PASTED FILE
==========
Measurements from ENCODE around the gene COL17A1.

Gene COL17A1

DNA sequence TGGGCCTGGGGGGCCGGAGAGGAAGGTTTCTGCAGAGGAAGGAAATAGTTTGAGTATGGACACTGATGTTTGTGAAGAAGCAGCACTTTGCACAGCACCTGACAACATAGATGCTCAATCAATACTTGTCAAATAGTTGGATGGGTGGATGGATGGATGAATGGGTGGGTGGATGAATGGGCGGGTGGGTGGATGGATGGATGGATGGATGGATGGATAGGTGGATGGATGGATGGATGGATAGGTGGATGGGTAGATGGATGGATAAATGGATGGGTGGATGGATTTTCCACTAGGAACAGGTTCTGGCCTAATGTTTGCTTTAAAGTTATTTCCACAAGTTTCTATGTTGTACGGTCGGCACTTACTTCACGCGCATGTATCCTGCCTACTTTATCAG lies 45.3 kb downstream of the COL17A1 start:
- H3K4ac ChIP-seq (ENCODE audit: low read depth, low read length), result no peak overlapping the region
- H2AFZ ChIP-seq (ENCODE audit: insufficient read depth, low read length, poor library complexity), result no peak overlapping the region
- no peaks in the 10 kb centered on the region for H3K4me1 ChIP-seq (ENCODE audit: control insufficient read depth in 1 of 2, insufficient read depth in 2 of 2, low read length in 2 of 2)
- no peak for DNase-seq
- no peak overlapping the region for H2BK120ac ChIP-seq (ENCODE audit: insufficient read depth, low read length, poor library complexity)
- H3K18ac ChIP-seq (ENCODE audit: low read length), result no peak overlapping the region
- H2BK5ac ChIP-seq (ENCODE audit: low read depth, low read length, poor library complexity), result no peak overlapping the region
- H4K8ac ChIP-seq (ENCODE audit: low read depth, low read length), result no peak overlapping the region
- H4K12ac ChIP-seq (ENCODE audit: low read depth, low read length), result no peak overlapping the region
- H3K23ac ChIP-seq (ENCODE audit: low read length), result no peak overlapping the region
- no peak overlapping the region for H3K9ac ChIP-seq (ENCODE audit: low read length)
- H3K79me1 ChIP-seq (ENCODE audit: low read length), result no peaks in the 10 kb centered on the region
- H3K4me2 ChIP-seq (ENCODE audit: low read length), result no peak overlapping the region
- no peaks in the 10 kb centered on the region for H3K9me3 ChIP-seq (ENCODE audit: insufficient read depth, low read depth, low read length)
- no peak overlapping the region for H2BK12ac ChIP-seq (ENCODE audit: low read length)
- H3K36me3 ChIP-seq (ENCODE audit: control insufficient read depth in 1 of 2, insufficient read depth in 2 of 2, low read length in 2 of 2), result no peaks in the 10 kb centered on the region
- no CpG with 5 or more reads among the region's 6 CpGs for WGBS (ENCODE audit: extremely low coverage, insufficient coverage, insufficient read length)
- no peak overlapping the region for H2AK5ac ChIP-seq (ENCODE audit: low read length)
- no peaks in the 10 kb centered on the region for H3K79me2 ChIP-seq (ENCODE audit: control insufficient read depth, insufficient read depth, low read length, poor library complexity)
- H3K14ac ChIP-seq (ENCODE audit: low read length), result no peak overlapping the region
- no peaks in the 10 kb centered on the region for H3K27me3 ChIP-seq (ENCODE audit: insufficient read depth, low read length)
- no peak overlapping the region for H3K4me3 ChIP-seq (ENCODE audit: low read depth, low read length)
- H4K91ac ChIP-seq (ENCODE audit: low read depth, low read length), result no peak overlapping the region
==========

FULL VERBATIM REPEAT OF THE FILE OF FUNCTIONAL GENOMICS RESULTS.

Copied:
Measurements from ENCODE around the gene COL17A1.

Gene COL17A1

DNA sequence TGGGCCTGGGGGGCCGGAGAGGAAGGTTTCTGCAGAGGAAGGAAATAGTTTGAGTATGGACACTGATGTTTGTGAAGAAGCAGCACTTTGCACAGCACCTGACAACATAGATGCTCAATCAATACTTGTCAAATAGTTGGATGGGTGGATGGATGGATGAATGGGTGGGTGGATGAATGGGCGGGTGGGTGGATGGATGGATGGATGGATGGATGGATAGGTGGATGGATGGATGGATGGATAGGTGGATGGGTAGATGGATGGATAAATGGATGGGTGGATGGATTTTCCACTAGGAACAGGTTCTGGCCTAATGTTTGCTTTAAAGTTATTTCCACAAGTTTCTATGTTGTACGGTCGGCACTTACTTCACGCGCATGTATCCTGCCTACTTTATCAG lies 45.3 kb downstream of the COL17A1 start:
- H3K4ac ChIP-seq (ENCODE audit: low read depth, low read length), result no peak overlapping the region
- H2AFZ ChIP-seq (ENCODE audit: insufficient read depth, low read length, poor library complexity), result no peak overlapping the region
- no peaks in the 10 kb centered on the region for H3K4me1 ChIP-seq (ENCODE audit: control insufficient read depth in 1 of 2, insufficient read depth in 2 of 2, low read length in 2 of 2)
- no peak for DNase-seq
- no peak overlapping the region for H2BK120ac ChIP-seq (ENCODE audit: insufficient read depth, low read length, poor library complexity)
- H3K18ac ChIP-seq (ENCODE audit: low read length), result no peak overlapping the region
- H2BK5ac ChIP-seq (ENCODE audit: low read depth, low read length, poor library complexity), result no peak overlapping the region
- H4K8ac ChIP-seq (ENCODE audit: low read depth, low read length), result no peak overlapping the region
- H4K12ac ChIP-seq (ENCODE audit: low read depth, low read length), result no peak overlapping the region
- H3K23ac ChIP-seq (ENCODE audit: low read length), result no peak overlapping the region
- no peak overlapping the region for H3K9ac ChIP-seq (ENCODE audit: low read length)
- H3K79me1 ChIP-seq (ENCODE audit: low read length), result no peaks in the 10 kb centered on the region
- H3K4me2 ChIP-seq (ENCODE audit: low read length), result no peak overlapping the region
- no peaks in the 10 kb centered on the region for H3K9me3 ChIP-seq (ENCODE audit: insufficient read depth, low read depth, low read length)
- no peak overlapping the region for H2BK12ac ChIP-seq (ENCODE audit: low read length)
- H3K36me3 ChIP-seq (ENCODE audit: control insufficient read depth in 1 of 2, insufficient read depth in 2 of 2, low read length in 2 of 2), result no peaks in the 10 kb centered on the region
- no CpG with 5 or more reads among the region's 6 CpGs for WGBS (ENCODE audit: extremely low coverage, insufficient coverage, insufficient read length)
- no peak overlapping the region for H2AK5ac ChIP-seq (ENCODE audit: low read length)
- no peaks in the 10 kb centered on the region for H3K79me2 ChIP-seq (ENCODE audit: control insufficient read depth, insufficient read depth, low read length, poor library complexity)
- H3K14ac ChIP-seq (ENCODE audit: low read length), result no peak overlapping the region
- no peaks in the 10 kb centered on the region for H3K27me3 ChIP-seq (ENCODE audit: insufficient read depth, low read length)
- no peak overlapping the region for H3K4me3 ChIP-seq (ENCODE audit: low read depth, low read length)
- H4K91ac ChIP-seq (ENCODE audit: low read depth, low read length), result no peak overlapping the region